THE PRESIDENT. Or farm payments, agricultural payments.

Governor Tawes?

GOVERNOR TAWES. Mr. President, this has been a very informative session this morning, as our previous sessions with you have been.

I think it is a very excellent way to get the communications from the Capital of the Nation into the respective capitals of the States of the Nation.

We, of course, want to follow your pattern here that you have laid down this morning for combating the inflationary spiral that seems to be taking place. We in Maryland certainly will be using our best efforts to cooperate with you in every way we can.

I think the policy of cutting down on spending before the tax program is invoked is certainly my philosophy of meeting these problems.

THE PRESIDENT. Governor Chafee?

GOVERNOR CHAFEE. Mr. President, I think you pointed out to us the necessity that all of us should do everything we could to cooperate in this effort, to stop heaping fuel on the fires of inflation, and we certainly will try.

Furthermore, I would like to thank you for inviting us down here--this is the fourth time I have been down as Governor--and I do think it is wonderful the way you keep in touch with the States.

Frankly, I am making every effort to make it possible for me to be back after the first of the year for further meetings.

THE PRESIDENT. Governor Egan?

GOVERNOR EGAN. I can just echo what has already been said, Mr. President. I am very appreciative of having this opportunity to come here and have you and your people give us this rundown, a full-scale story of the steps you have already taken, the steps contemplated to combat the inflationary pressures.

I am also very happy that I had this opportunity to have been brought up to date on the measures taken in Vietnam, and the plans and hopes there.

THE PRESIDENT. Governor Johnson?

GOVERNOR JOHNSON. I don't have any statement.

THE PRESIDENT. Governor Burns?

GOVERNOR BURNS. Mr. President, I am very much impressed with the grasp that the executive branch has with the economic picture. I am saying this for myself now: that I am afraid that we are dealing with an overgenerous Congress. I think the people of the United States are going to appreciate a voluntary cutback on the part of the executive branch, both at the Federal level and the State level.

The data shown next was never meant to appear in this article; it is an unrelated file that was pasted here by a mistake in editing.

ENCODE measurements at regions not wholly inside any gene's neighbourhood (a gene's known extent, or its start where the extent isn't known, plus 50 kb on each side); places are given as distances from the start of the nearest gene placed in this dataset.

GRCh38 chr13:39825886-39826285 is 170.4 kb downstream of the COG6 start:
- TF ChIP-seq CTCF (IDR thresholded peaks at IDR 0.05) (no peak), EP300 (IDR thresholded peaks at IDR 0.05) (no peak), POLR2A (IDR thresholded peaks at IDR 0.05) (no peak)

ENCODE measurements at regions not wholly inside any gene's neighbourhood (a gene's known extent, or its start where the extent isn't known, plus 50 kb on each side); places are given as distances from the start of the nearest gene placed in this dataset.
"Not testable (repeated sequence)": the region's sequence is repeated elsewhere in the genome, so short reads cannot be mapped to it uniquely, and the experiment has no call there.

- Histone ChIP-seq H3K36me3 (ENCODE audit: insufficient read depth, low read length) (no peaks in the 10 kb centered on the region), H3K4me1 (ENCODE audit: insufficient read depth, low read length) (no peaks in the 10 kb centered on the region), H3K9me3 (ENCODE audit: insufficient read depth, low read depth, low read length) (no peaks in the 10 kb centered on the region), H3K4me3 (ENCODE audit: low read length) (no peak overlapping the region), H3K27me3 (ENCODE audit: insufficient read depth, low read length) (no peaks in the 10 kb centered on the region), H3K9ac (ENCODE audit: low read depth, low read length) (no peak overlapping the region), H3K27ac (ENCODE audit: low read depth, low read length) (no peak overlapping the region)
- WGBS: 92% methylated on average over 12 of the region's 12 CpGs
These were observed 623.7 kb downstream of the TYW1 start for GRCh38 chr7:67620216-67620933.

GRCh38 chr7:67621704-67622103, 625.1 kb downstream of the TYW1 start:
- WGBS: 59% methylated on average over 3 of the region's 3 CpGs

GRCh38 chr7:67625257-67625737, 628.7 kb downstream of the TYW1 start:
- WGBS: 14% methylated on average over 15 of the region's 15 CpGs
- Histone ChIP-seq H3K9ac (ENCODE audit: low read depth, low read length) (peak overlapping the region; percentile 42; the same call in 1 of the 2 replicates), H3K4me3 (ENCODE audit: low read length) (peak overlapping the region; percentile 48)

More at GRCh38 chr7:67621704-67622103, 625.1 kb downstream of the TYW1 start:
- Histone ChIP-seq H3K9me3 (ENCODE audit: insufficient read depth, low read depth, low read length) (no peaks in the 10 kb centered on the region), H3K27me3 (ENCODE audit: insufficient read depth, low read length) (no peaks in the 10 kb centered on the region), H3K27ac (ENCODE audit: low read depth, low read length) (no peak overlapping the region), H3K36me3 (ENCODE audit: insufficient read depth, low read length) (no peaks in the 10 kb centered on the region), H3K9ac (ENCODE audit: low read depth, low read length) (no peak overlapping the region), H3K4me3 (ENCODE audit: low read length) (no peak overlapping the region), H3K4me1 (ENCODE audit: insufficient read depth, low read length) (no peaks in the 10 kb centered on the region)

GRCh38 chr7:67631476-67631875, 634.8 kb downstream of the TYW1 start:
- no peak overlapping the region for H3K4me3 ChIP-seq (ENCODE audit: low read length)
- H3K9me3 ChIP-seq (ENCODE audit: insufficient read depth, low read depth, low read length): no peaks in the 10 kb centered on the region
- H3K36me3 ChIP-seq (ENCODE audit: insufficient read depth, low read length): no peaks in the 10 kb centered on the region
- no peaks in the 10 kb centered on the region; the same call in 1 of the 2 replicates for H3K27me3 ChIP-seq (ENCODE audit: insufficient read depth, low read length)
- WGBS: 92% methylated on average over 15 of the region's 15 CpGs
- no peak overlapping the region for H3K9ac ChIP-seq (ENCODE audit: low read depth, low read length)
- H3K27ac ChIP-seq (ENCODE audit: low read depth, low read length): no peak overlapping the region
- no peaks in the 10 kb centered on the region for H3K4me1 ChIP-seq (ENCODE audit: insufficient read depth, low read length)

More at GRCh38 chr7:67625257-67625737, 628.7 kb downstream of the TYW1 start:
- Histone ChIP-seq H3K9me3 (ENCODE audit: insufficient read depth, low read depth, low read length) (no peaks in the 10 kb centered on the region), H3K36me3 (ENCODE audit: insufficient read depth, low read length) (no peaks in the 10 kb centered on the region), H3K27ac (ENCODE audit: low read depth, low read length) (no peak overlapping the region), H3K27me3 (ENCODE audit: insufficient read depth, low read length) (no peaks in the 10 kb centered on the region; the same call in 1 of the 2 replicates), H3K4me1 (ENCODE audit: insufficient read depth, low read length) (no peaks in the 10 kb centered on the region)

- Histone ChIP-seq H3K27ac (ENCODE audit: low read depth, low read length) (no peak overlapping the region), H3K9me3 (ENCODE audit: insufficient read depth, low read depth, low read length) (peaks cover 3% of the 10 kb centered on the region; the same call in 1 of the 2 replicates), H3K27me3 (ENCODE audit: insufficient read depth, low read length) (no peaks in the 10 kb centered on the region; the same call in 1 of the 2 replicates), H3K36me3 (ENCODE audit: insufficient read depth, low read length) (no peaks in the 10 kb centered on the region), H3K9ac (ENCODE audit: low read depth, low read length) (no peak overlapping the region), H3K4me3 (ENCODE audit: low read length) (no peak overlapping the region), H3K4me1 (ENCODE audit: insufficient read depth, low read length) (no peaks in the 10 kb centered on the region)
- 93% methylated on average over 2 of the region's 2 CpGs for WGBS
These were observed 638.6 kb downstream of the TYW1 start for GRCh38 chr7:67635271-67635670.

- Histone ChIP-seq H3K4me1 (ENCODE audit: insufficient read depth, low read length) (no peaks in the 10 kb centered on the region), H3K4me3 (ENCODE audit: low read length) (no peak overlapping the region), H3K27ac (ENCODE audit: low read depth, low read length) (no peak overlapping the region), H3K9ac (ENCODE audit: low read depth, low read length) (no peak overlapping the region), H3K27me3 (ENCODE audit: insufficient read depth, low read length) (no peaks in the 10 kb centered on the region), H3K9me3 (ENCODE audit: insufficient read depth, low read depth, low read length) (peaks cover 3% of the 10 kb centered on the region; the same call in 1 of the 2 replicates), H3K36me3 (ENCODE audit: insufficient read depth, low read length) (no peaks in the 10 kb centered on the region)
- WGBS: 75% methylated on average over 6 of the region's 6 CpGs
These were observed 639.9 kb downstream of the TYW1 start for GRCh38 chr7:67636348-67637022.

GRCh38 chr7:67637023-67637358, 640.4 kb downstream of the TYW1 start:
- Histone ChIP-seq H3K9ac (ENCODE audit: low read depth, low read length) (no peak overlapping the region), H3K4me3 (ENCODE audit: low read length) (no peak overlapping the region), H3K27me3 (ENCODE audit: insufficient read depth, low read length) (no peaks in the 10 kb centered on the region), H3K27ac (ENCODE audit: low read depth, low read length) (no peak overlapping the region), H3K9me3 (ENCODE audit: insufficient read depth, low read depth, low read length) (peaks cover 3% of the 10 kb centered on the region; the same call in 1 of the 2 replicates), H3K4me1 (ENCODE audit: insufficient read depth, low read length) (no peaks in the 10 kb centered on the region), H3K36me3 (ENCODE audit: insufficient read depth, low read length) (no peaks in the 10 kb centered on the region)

I certainly pledge to you the cooperation of the officials of the State of Florida to your program.

THE PRESIDENT. Does any other Governor have a statement they wish to make or raise any question with me?

If not, we are open for questions.



[3.] Q. Mr. President, did you indicate in any way how much of this $3 billion reduction you are aiming at would come from grants to the States?

THE PRESIDENT. We don't know until we get the bills, Ray.6 I wish I could tell you.

6Raymond L. Scherer, NBC News.

What we will do is get each bill and we will have the totals. Let us assume it is

$3 billion above my budget. We don't know what it will be, but we will pick a hypothetical bill. We will send those to the various Cabinet officers and give them some indication of the amount in their bill that is reducible. They can't reduce salaries and can't reduce interest on the debt in the Treasury bill, things of that nature.

Then we will ask them to pick the low priority items and report back to us. We hope that they .will add up to more than $3 billion when they come back. If they don't we will have to go back.

We know those won't come from salaries. We know they won't come from interests on the public debt. We know they won't come from veterans' pensions. We know they won't come from social security. We know they won't come from Defense contracts. We know they won't come from insurance obligations that we have to our retirement plan.

We know a good many things won't come from projects that are being completed-that we can't halt. But each Cabinet officer will review them and just as soon as he can we will add them up, because we are anxious to see how we come out ourselves.


[4.] Q. Mr. President, some of the Governors indicated that they felt that there should have been steps taken before now to deal with this problem of inflation.

Have they indicated to you or given any advice as to what they think should have been done?

THE PRESIDENT. No, no Governor has.

Q. That is, in the last three meetings you had.

THE PRESIDENT. I understand a Governor advised you all in front of television yesterday, but he didn't advise me in the meeting where he was about the necessity of a tax plan some time ago.

We will make our recommendations. We did on taxes last year and we passed a bill on March 15th and signed it.

We took a total of $12 billion in various legislative and administrative actions out of the economy. What will happen next year will have to wait until the appropriations come.

But the Governors did not make any specific recommendations. The answer to your question, sir, is no.


[5.] Q. At the Southern Governors' conference not long ago in Kentucky, one of the main issues was desegregation guidelines. We have several Southern Governors here today.

I wonder if that, as an active Federal-State issue, came up at all?